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Mayor Mark Funkhouser and the City Council were invited, but City Hall is a no-show.
Hundley greets Hopkins, then ambles back to his shiny squad car. He turns on the Ford's lights and siren, startling the assembly of people. They cluster around Hopkins, who begins to speak.
"That's our official call to signal a state of emergency," Hopkins says. Today he is declaring war against what he calls "criminal terrorists running amok." He will go from door to door to tell law-abiding citizens that they needn't be afraid in their own neighborhood anymore. As for the criminals, he says, now is the time to get out while they can.
Military metaphors pepper his speech, as do references to Sun Tzu and Genghis Khan. He draws parallels between the U.S. "war on terror" and his war against crime in Kansas City. About Operation Promise Land, he says, "You're either with us or against us."
In Hopkins' view, spotlight-hoarding activists are terrorists. Grandstanding, do-nothing politicians are terrorists. Employers who refuse to hire ex-felons are terrorists. Landlords who rent homes to drug dealers are terrorists. And people who won't stand up against criminals in their communities are terrorists.
After taking questions from a few reporters, Hopkins jogs up steep front steps to knock on the door of a house with faded siding. Three cameramen chase him. The rest of the crowd isn't sure what to do.
McMillan hangs back, surveying the scene with a veteran activist's eye.
"He should have had a press release printed up to pass out, with all his information on it," McMillan says quietly. "But that's all right. He's just getting started. He'll learn. And we gotta support him."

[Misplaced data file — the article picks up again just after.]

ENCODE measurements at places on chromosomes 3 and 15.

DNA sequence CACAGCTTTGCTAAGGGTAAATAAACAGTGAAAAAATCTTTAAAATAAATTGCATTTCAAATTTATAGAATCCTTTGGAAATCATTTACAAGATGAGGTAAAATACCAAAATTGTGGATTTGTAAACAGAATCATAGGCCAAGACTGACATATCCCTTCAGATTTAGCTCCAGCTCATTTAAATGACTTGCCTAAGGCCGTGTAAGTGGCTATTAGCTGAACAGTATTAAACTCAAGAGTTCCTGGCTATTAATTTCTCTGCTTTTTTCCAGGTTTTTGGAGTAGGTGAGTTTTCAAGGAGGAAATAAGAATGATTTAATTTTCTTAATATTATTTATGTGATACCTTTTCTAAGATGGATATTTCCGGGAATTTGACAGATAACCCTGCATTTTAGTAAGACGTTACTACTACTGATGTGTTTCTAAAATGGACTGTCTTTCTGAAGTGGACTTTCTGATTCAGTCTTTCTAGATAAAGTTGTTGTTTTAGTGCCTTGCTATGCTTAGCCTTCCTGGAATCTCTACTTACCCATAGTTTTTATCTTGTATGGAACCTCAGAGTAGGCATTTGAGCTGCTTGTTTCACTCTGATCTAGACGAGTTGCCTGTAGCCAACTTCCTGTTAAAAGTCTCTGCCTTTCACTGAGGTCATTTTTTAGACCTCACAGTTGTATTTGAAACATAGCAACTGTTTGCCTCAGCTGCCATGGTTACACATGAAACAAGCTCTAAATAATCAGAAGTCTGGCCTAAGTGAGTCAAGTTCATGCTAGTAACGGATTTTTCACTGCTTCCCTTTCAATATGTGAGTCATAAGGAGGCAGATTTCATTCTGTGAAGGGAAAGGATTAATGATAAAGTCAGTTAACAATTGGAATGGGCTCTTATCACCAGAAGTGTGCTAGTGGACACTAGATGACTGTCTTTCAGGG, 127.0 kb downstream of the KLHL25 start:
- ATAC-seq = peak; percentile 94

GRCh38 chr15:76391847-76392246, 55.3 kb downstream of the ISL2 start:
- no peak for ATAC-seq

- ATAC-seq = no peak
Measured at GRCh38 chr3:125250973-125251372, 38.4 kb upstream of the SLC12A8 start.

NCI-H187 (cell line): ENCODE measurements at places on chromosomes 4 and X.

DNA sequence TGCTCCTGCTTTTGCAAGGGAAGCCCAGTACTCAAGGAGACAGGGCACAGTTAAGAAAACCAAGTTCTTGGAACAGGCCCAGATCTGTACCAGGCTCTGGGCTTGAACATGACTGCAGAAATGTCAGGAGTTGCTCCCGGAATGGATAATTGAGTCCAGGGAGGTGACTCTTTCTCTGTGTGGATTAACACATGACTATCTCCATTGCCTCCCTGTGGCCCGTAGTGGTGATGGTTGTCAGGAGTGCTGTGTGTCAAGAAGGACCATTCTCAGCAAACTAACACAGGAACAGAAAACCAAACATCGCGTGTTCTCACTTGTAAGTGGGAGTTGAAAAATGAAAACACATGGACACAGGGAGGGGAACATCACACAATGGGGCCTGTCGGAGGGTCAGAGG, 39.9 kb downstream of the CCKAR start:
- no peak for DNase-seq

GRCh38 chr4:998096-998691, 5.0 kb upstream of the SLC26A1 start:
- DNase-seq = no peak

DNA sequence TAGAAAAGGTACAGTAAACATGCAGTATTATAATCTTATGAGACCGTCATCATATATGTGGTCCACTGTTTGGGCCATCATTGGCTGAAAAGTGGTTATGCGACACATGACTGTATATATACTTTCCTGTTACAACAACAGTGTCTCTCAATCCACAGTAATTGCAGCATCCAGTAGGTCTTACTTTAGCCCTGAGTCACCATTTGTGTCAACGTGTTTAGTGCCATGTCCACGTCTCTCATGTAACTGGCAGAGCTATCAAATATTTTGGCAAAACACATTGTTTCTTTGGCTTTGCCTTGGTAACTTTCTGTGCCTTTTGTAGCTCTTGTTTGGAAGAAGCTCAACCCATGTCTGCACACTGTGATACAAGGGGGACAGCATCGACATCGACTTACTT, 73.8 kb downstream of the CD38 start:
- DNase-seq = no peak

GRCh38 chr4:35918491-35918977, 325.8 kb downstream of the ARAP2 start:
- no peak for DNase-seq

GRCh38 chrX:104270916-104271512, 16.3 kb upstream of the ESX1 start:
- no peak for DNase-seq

Hopkins is new to this fight, but he's not new to fighting.
The day after the QuikTrip robbery, Kansas police released Hopkins. But they arrested him that October, when Johnson County prosecutor Robin Lewis charged Hopkins in the crime. His gunnery sergeant visited him in jail. The Persian Gulf War was just beginning, and Hopkins' unit of "tank hunters" was to be among the first on the ground. Hopkins says his sergeant told him, "We need to get you out of here because we need you in Kuwait."
With his sergeant's help, and over Lewis' protests, Hopkins bonded out of jail and left for training in North Carolina in October of 1990. The unit shipped out to the Persian Gulf that December. He was in Kuwait when his January court date came and went. A judge issued a bench warrant for his arrest.
His fellow Marines at first regarded Hopkins as a criminal and a disgrace to their unit. In combat, though, Hopkins earned the trust of the other lance corporals in what he dubbed the Lance Coolie Club. They served in Kuwait for six months. Hopkins flushed Iraqi fighters from their bunkers, capturing them as prisoners of war. He volunteered to help free an American military vehicle that was stuck in a sand dune, dodging both friendly and enemy fire.
A group of soldiers went out to the bars on the first night of their return to Camp Lejeune in North Carolina in May 1991. After a fight over a woman, two of the Marines jumped in their vehicles and chased each other through Jacksonville's streets. Hopkins and another soldier were in the bed of one Marine's truck when the driver lost control going around a sharp curve.